14 And Jehovah saith unto Moses, `The heart of Pharaoh hath been hard, he hath refused to send the people away;

15 go unto Pharaoh in the morning, lo, he is going out to the water, and thou hast stood to meet him by the edge of the River, and the rod which was turned to a serpent thou dost take in thy hand,

16 and thou hast said unto him: Jehovah, God of the Hebrews, hath sent me unto thee, saying, Send My people away, and they serve Me in the wilderness; and lo, thou hast not hearkened hitherto.

17 `Thus said Jehovah: By this thou knowest that I [am] Jehovah; lo, I am smiting with the rod which [is] in my hand, on the waters which [are] in the River, and they have been turned to blood,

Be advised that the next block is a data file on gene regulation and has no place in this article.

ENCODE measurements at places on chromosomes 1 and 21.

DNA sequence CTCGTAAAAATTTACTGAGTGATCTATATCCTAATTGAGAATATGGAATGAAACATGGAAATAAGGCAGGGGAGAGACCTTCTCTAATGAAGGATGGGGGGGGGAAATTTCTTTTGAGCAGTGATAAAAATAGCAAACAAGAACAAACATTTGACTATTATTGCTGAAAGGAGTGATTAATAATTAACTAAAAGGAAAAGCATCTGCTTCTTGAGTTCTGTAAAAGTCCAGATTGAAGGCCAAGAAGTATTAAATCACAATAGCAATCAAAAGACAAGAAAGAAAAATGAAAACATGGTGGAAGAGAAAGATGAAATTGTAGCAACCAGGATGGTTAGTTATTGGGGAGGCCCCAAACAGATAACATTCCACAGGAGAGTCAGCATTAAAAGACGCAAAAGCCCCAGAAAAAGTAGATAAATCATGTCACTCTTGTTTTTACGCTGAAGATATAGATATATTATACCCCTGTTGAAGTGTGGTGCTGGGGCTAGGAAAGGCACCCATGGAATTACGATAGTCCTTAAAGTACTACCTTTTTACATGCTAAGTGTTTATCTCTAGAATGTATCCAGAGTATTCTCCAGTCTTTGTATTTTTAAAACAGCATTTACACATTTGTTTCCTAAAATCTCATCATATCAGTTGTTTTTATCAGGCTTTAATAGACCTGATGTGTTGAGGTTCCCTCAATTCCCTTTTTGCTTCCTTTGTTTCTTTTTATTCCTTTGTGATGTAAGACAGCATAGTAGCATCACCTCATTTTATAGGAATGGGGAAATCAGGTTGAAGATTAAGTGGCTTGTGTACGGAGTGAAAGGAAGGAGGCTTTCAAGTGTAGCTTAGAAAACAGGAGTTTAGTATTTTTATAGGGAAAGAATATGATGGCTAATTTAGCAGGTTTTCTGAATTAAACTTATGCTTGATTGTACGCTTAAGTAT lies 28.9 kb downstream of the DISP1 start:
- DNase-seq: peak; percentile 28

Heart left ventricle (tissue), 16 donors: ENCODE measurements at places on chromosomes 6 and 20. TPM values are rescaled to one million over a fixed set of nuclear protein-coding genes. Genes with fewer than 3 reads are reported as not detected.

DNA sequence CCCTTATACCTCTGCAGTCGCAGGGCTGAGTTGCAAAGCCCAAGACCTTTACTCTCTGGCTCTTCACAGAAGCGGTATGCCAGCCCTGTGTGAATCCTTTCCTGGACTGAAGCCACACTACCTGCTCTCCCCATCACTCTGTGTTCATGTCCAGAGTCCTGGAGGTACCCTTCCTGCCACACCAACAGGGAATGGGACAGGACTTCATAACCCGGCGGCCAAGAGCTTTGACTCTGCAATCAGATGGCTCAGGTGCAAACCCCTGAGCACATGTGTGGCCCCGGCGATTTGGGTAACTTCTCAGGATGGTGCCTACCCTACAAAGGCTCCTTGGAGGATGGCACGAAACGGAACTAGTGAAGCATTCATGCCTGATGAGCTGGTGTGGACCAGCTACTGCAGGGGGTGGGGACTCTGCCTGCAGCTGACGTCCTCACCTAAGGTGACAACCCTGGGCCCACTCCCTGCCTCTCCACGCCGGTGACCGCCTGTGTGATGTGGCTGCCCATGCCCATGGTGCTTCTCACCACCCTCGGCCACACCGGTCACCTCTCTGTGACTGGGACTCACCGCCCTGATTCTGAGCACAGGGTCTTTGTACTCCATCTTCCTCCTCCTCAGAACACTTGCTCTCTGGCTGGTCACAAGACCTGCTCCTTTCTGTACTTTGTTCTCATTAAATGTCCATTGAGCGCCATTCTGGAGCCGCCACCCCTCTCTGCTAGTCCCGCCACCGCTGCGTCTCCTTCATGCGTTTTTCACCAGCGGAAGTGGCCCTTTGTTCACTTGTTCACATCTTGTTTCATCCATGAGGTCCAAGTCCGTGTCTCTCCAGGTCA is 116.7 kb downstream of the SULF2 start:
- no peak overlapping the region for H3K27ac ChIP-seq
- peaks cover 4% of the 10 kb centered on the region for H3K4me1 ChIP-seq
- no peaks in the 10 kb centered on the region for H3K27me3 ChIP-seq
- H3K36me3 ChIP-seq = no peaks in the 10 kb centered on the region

18 and the fish that [are] in the River die, and the River hath stank, and the Egyptians have been wearied of drinking waters from the River.’

19 And Jehovah saith unto Moses, `Say unto Aaron, Take thy rod, and stretch out thy hand against the waters of Egypt, against their streams, against their rivers, and against their ponds, and against all their collections of waters; and they are blood — and there hath been blood in all the land of Egypt, both in [vessels of] wood, and in [those of] stone.’

20 And Moses and Aaron do so, as Jehovah hath commanded, and he lifteth up [his hand] with the rod, and smiteth the waters which [are] in the River, before the eyes of Pharaoh, and before the eyes of his servants, and all the waters which [are] in the River are turned to blood,